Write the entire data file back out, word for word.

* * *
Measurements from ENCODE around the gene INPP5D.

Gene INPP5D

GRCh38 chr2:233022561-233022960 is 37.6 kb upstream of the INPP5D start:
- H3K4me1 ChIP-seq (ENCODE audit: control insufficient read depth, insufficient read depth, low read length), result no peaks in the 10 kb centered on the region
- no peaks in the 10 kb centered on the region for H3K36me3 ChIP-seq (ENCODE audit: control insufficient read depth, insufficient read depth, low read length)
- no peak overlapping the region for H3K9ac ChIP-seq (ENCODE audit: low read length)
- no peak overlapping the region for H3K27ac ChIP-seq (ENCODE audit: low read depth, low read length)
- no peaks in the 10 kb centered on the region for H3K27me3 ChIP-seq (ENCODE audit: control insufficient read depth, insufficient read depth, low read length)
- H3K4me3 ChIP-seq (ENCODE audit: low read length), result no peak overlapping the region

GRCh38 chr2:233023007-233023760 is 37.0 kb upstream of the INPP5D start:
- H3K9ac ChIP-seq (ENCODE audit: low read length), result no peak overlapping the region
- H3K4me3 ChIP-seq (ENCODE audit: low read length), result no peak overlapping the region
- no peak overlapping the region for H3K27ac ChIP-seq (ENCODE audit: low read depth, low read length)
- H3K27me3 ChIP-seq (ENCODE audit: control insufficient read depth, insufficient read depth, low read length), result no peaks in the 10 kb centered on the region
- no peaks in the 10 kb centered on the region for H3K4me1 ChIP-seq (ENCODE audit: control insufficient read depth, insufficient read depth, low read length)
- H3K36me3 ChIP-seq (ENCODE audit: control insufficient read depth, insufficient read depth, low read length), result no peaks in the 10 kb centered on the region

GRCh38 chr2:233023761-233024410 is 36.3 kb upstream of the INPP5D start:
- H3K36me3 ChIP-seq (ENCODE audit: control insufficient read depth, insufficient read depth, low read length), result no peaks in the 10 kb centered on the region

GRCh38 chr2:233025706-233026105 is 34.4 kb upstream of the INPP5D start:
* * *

Measurements from ENCODE around the gene INPP5D.

Gene INPP5D

GRCh38 chr2:233022561-233022960 is 37.6 kb upstream of the INPP5D start:
- H3K4me1 ChIP-seq (ENCODE audit: control insufficient read depth, insufficient read depth, low read length), result no peaks in the 10 kb centered on the region
- no peaks in the 10 kb centered on the region for H3K36me3 ChIP-seq (ENCODE audit: control insufficient read depth, insufficient read depth, low read length)
- no peak overlapping the region for H3K9ac ChIP-seq (ENCODE audit: low read length)
- no peak overlapping the region for H3K27ac ChIP-seq (ENCODE audit: low read depth, low read length)
- no peaks in the 10 kb centered on the region for H3K27me3 ChIP-seq (ENCODE audit: control insufficient read depth, insufficient read depth, low read length)
- H3K4me3 ChIP-seq (ENCODE audit: low read length), result no peak overlapping the region

GRCh38 chr2:233023007-233023760 is 37.0 kb upstream of the INPP5D start:
- H3K9ac ChIP-seq (ENCODE audit: low read length), result no peak overlapping the region
- H3K4me3 ChIP-seq (ENCODE audit: low read length), result no peak overlapping the region
- no peak overlapping the region for H3K27ac ChIP-seq (ENCODE audit: low read depth, low read length)
- H3K27me3 ChIP-seq (ENCODE audit: control insufficient read depth, insufficient read depth, low read length), result no peaks in the 10 kb centered on the region
- no peaks in the 10 kb centered on the region for H3K4me1 ChIP-seq (ENCODE audit: control insufficient read depth, insufficient read depth, low read length)
- H3K36me3 ChIP-seq (ENCODE audit: control insufficient read depth, insufficient read depth, low read length), result no peaks in the 10 kb centered on the region

GRCh38 chr2:233023761-233024410 is 36.3 kb upstream of the INPP5D start:
- H3K36me3 ChIP-seq (ENCODE audit: control insufficient read depth, insufficient read depth, low read length), result no peaks in the 10 kb centered on the region

GRCh38 chr2:233025706-233026105 is 34.4 kb upstream of the INPP5D start: